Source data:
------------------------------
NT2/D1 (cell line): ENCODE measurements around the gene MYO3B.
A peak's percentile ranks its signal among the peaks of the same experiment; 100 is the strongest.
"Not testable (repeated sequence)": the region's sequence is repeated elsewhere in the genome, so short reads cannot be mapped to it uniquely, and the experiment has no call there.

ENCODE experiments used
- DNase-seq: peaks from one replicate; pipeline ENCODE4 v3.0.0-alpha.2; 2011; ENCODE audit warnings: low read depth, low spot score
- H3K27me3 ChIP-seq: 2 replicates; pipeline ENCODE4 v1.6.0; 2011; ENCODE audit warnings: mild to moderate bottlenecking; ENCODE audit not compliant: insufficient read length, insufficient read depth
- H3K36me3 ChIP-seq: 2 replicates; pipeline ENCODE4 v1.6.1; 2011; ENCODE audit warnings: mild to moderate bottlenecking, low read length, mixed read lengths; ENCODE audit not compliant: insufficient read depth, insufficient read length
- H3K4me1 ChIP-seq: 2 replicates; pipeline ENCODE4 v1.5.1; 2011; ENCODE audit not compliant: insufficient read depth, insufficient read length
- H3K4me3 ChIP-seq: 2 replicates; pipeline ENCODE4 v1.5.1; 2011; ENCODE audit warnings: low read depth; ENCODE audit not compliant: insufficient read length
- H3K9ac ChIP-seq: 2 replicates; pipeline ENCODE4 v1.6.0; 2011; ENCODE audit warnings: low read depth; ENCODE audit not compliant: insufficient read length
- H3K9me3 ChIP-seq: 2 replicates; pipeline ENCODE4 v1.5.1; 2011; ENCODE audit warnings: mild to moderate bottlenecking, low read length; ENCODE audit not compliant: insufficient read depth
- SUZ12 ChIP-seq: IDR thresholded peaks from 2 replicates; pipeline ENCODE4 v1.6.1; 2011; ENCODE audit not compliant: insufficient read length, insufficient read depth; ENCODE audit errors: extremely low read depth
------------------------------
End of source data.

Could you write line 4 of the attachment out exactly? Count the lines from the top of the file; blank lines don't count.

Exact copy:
ENCODE experiments used